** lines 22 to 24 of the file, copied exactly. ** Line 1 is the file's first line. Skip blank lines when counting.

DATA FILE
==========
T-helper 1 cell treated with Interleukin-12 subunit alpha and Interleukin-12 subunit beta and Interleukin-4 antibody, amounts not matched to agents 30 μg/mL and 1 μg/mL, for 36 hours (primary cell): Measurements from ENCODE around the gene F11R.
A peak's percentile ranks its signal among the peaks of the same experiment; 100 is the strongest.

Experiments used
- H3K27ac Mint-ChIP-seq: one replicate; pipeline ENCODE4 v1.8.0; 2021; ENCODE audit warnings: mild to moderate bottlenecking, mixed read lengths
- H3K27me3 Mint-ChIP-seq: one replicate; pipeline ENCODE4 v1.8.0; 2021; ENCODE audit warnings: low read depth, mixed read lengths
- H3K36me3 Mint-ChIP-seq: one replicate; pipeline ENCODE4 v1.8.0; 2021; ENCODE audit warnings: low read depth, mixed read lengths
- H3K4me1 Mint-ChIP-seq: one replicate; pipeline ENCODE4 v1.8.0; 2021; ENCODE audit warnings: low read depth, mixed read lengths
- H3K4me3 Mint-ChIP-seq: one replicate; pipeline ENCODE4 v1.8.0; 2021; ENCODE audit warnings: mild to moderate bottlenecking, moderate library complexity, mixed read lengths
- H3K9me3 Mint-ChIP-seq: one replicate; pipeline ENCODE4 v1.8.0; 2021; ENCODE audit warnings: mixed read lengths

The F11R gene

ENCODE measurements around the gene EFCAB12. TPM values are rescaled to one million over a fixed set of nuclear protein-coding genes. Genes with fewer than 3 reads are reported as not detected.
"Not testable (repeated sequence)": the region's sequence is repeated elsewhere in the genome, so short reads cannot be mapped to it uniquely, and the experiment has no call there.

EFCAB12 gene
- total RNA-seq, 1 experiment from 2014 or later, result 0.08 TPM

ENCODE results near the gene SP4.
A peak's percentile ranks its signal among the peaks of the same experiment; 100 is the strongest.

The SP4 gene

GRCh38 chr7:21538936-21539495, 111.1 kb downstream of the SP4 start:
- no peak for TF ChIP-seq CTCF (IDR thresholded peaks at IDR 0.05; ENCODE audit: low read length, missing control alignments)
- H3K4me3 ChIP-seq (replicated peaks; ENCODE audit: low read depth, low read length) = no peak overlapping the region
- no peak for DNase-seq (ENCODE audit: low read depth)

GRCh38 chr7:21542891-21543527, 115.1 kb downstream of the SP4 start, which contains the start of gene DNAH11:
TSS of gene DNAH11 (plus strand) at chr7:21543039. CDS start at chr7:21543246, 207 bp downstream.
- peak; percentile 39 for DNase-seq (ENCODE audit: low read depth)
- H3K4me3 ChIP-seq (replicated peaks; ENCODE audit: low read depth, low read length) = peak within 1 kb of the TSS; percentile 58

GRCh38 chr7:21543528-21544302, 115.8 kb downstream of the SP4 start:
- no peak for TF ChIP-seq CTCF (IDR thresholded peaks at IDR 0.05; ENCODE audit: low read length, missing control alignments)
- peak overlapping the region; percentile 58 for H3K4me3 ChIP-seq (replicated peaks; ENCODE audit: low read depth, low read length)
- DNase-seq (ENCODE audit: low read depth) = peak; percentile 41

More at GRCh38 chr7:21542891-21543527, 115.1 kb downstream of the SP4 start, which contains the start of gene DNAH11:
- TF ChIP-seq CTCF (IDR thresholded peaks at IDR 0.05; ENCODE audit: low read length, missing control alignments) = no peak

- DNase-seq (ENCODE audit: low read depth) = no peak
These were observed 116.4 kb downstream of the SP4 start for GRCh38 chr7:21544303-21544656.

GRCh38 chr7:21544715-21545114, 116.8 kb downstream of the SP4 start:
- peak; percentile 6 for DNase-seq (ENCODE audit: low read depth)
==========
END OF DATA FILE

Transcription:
GRCh38 chr7:21542891-21543527, 115.1 kb downstream of the SP4 start, which contains the start of gene DNAH11:
TSS of gene DNAH11 (plus strand) at chr7:21543039. CDS start at chr7:21543246, 207 bp downstream.
- peak; percentile 39 for DNase-seq (ENCODE audit: low read depth)